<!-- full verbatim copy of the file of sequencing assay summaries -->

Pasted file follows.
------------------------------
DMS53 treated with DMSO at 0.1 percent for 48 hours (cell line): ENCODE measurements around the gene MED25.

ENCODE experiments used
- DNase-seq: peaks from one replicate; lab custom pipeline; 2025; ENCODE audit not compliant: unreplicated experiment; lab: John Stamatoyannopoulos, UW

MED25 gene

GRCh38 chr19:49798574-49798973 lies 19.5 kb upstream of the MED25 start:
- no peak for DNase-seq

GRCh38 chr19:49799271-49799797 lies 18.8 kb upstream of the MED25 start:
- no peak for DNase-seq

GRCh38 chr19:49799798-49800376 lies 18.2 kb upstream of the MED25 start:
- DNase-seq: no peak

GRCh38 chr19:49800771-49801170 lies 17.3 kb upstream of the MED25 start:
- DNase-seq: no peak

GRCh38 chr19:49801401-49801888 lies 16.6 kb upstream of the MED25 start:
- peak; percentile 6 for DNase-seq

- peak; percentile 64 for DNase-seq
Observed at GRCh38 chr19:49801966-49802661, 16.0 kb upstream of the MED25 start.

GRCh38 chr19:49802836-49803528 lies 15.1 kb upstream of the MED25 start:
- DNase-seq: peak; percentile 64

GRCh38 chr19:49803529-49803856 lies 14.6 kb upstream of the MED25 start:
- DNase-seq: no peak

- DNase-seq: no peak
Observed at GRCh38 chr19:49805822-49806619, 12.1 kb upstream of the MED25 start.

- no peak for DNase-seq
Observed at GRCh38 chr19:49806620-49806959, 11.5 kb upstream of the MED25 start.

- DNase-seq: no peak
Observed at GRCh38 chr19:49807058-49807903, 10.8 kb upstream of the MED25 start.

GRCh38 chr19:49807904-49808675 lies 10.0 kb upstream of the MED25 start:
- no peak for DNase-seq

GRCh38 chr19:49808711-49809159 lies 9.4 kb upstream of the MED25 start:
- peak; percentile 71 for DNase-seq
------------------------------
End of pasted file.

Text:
DMS53 treated with DMSO at 0.1 percent for 48 hours (cell line): ENCODE measurements around the gene MED25.

ENCODE experiments used
- DNase-seq: peaks from one replicate; lab custom pipeline; 2025; ENCODE audit not compliant: unreplicated experiment; lab: John Stamatoyannopoulos, UW

MED25 gene

GRCh38 chr19:49798574-49798973 lies 19.5 kb upstream of the MED25 start:
- no peak for DNase-seq

GRCh38 chr19:49799271-49799797 lies 18.8 kb upstream of the MED25 start:
- no peak for DNase-seq

GRCh38 chr19:49799798-49800376 lies 18.2 kb upstream of the MED25 start:
- DNase-seq: no peak

GRCh38 chr19:49800771-49801170 lies 17.3 kb upstream of the MED25 start:
- DNase-seq: no peak

GRCh38 chr19:49801401-49801888 lies 16.6 kb upstream of the MED25 start:
- peak; percentile 6 for DNase-seq

- peak; percentile 64 for DNase-seq
Observed at GRCh38 chr19:49801966-49802661, 16.0 kb upstream of the MED25 start.

GRCh38 chr19:49802836-49803528 lies 15.1 kb upstream of the MED25 start:
- DNase-seq: peak; percentile 64

GRCh38 chr19:49803529-49803856 lies 14.6 kb upstream of the MED25 start:
- DNase-seq: no peak

- DNase-seq: no peak
Observed at GRCh38 chr19:49805822-49806619, 12.1 kb upstream of the MED25 start.

- no peak for DNase-seq
Observed at GRCh38 chr19:49806620-49806959, 11.5 kb upstream of the MED25 start.

- DNase-seq: no peak
Observed at GRCh38 chr19:49807058-49807903, 10.8 kb upstream of the MED25 start.

GRCh38 chr19:49807904-49808675 lies 10.0 kb upstream of the MED25 start:
- no peak for DNase-seq

GRCh38 chr19:49808711-49809159 lies 9.4 kb upstream of the MED25 start:
- peak; percentile 71 for DNase-seq